Federal health investigators indicate that serious deficiencies and contaminants have been found at a Florida facility that makes biological implants from human tissue and body parts.
Earlier this week, the FDA released a warning letter sent to RTI Biologics in October, stating that the human tissue implant maker failed to store, process, package, and label its products in a way that prevents the spread of communicable diseases.
The findings outlined in the letter raise serious concerns about the safety of the human tissue implants that may have been shipped to medical providers worldwide.
RTI Biologics is known mainly for the production of human tendons used to treat sport injuries and bone putty products used to treat broken and fractured bones.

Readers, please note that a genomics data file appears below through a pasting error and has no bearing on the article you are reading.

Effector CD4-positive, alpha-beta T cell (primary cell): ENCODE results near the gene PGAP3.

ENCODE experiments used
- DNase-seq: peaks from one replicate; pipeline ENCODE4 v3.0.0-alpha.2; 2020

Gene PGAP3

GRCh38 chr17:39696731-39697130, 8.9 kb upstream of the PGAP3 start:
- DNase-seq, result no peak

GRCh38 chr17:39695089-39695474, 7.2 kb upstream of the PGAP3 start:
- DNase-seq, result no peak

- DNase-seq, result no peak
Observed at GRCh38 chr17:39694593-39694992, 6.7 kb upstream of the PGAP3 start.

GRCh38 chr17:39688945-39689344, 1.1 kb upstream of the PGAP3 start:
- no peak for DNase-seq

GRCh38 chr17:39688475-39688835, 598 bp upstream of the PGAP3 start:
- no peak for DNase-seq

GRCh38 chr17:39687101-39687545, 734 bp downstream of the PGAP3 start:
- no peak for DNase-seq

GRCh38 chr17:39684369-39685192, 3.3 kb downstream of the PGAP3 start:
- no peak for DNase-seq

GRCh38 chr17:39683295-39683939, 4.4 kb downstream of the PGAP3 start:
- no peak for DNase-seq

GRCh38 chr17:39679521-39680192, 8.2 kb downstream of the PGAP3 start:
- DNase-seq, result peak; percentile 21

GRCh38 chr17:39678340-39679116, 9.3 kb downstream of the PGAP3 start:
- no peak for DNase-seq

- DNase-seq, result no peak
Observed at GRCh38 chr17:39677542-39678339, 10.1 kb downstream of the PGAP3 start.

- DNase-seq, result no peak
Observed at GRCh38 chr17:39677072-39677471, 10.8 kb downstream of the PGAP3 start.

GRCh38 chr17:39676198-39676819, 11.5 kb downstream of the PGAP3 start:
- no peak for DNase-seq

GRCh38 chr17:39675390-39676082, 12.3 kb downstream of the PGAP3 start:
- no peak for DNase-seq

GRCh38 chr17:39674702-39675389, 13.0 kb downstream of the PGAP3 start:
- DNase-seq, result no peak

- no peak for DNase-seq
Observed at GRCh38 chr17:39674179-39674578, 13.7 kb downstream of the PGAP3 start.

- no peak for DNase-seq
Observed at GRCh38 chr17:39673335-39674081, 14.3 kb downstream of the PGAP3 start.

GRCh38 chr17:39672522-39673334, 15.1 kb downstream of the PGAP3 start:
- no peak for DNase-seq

Inspectors found bacteria on finished product packaging for RTI’s sports medicine products on 70 separate occasions. The letter states that some finished products contained fungus, yeast and bacteria like Bacillus species and Pseudomonas aeruginosa. Pseudomonas aeruginosa is a pathogen that can cause pneumonia and skin and soft tissue infections.
Bacteria that could cause staph infections was found on one occasion, and Pseudomonas species bacteria was found in the water supply used to clean tissue processing areas and other locations on multiple investigations.
RTI Biologics has attempted to address some of the FDA’s complaints involving their production facility in Alachua, Florida, the letter notes. However, the federal health regulatory agency continues to have serious concerns.
“We remain concerned about the conditions that were identified during the most recent inspection and the ongoing contamination issues that appear to be problematic throughout your facility,” the letter warns.
The FDA has warned that if RTI does not properly address the contamination problems it could face further action, including human tissue implant recalls, destruction of inventory or an order to cease operations.